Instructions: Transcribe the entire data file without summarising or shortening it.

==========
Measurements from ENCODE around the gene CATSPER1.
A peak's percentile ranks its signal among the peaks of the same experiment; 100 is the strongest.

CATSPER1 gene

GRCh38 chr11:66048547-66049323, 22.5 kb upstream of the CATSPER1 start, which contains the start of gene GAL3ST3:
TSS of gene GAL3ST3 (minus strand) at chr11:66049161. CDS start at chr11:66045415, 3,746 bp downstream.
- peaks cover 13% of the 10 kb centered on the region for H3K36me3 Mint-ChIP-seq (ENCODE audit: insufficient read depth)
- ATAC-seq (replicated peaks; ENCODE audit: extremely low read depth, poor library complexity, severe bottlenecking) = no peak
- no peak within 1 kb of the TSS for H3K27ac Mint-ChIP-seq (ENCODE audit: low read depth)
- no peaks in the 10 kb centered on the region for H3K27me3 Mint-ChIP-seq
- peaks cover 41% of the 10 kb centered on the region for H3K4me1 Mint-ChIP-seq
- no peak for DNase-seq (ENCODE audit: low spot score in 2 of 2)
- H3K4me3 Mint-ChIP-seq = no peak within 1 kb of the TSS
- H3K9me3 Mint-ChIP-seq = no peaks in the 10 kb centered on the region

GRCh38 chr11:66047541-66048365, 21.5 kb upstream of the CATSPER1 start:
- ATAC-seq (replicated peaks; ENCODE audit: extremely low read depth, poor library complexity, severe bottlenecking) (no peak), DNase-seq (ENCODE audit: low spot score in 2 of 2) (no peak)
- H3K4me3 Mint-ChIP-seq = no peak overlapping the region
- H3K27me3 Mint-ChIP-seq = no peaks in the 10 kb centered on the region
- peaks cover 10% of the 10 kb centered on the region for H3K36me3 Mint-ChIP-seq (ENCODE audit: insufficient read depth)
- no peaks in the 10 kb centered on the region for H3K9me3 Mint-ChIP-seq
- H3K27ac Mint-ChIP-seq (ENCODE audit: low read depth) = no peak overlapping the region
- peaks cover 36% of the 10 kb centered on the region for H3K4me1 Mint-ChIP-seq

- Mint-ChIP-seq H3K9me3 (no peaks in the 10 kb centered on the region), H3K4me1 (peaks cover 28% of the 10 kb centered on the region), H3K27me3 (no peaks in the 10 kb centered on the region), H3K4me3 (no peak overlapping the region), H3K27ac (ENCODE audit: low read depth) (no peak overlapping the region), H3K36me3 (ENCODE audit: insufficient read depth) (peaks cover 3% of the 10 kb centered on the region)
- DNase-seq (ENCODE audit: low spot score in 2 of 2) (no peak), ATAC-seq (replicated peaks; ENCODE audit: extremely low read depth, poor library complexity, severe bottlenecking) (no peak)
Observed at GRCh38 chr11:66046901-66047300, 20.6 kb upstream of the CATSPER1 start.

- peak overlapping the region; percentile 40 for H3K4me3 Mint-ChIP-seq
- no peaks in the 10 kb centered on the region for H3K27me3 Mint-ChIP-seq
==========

Measurements from ENCODE around the gene CATSPER1.
A peak's percentile ranks its signal among the peaks of the same experiment; 100 is the strongest.

CATSPER1 gene

GRCh38 chr11:66048547-66049323, 22.5 kb upstream of the CATSPER1 start, which contains the start of gene GAL3ST3:
TSS of gene GAL3ST3 (minus strand) at chr11:66049161. CDS start at chr11:66045415, 3,746 bp downstream.
- peaks cover 13% of the 10 kb centered on the region for H3K36me3 Mint-ChIP-seq (ENCODE audit: insufficient read depth)
- ATAC-seq (replicated peaks; ENCODE audit: extremely low read depth, poor library complexity, severe bottlenecking) = no peak
- no peak within 1 kb of the TSS for H3K27ac Mint-ChIP-seq (ENCODE audit: low read depth)
- no peaks in the 10 kb centered on the region for H3K27me3 Mint-ChIP-seq
- peaks cover 41% of the 10 kb centered on the region for H3K4me1 Mint-ChIP-seq
- no peak for DNase-seq (ENCODE audit: low spot score in 2 of 2)
- H3K4me3 Mint-ChIP-seq = no peak within 1 kb of the TSS
- H3K9me3 Mint-ChIP-seq = no peaks in the 10 kb centered on the region

GRCh38 chr11:66047541-66048365, 21.5 kb upstream of the CATSPER1 start:
- ATAC-seq (replicated peaks; ENCODE audit: extremely low read depth, poor library complexity, severe bottlenecking) (no peak), DNase-seq (ENCODE audit: low spot score in 2 of 2) (no peak)
- H3K4me3 Mint-ChIP-seq = no peak overlapping the region
- H3K27me3 Mint-ChIP-seq = no peaks in the 10 kb centered on the region
- peaks cover 10% of the 10 kb centered on the region for H3K36me3 Mint-ChIP-seq (ENCODE audit: insufficient read depth)
- no peaks in the 10 kb centered on the region for H3K9me3 Mint-ChIP-seq
- H3K27ac Mint-ChIP-seq (ENCODE audit: low read depth) = no peak overlapping the region
- peaks cover 36% of the 10 kb centered on the region for H3K4me1 Mint-ChIP-seq

- Mint-ChIP-seq H3K9me3 (no peaks in the 10 kb centered on the region), H3K4me1 (peaks cover 28% of the 10 kb centered on the region), H3K27me3 (no peaks in the 10 kb centered on the region), H3K4me3 (no peak overlapping the region), H3K27ac (ENCODE audit: low read depth) (no peak overlapping the region), H3K36me3 (ENCODE audit: insufficient read depth) (peaks cover 3% of the 10 kb centered on the region)
- DNase-seq (ENCODE audit: low spot score in 2 of 2) (no peak), ATAC-seq (replicated peaks; ENCODE audit: extremely low read depth, poor library complexity, severe bottlenecking) (no peak)
Observed at GRCh38 chr11:66046901-66047300, 20.6 kb upstream of the CATSPER1 start.

- peak overlapping the region; percentile 40 for H3K4me3 Mint-ChIP-seq
- no peaks in the 10 kb centered on the region for H3K27me3 Mint-ChIP-seq